The Sequence container defines a control flow that is a subset of the package control flow. Sequence containers group the package into multiple separate control flows, each containing one or more tasks and containers that run within the overall package control flow.

The Sequence container can include multiple tasks in addition to other containers. Adding tasks and containers to a Sequence container is similar to adding them to a package, except you drag the tasks and containers to the Sequence container instead of to the package container. If the Sequence container includes more than one task or container, you can connect them using precedence constraints just as you do in a package. For more information, see Precedence Constraints.

There are many benefits of using a Sequence container:

  • Disabling groups of tasks to focus package debugging on one subset of the package control flow.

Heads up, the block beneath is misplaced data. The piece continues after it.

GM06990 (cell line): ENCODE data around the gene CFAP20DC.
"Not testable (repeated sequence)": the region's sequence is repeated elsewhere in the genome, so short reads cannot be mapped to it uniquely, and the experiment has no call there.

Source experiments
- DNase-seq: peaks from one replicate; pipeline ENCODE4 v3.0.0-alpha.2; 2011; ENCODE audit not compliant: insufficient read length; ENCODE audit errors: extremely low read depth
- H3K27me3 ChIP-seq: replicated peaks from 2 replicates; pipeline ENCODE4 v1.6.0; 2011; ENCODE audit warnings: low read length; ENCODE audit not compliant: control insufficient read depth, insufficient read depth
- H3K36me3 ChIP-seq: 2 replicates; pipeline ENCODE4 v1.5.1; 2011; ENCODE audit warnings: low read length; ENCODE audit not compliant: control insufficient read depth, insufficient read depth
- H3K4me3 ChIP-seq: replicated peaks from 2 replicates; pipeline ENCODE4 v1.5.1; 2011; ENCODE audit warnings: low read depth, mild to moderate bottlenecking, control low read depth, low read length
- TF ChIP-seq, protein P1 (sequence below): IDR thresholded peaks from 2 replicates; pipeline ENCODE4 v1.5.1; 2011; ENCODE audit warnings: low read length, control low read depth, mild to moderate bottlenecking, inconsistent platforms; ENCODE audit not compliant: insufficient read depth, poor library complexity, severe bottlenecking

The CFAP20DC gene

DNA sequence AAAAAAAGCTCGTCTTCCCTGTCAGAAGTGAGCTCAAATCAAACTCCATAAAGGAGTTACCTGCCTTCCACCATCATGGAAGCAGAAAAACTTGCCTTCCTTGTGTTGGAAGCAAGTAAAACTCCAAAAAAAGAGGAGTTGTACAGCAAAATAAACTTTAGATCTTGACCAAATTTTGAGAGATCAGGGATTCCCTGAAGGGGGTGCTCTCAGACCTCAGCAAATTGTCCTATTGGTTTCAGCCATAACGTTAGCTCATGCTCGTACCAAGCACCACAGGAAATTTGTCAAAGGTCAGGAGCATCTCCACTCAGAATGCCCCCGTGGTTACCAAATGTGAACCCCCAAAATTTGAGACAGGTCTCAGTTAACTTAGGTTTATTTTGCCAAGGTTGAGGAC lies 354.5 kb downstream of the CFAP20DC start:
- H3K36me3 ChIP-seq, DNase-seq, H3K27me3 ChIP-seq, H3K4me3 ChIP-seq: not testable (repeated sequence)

• Managing properties on multiple tasks in one location by setting properties on a Sequence container instead of on the individual tasks.For example, you can set the Disable property of the Sequence container to True to disable all the tasks and containers in the Sequence container.
  • Providing scope for variables that a group of related tasks and containers use.
  • Grouping many tasks so you can more easily managed them by collapsing and expanding the Sequence container.You can also create task groups, which expand and collapse using the Group box. However, the Group box is a design-time feature that has no properties or run-time behavior. For more information, see Group or Ungroup Components
  • Set a transaction attribute on the Sequence container to define a transaction for a subset of the package control flow. In this way, you can manage transactions at a more granular level.


Last modified: April 17, 2019



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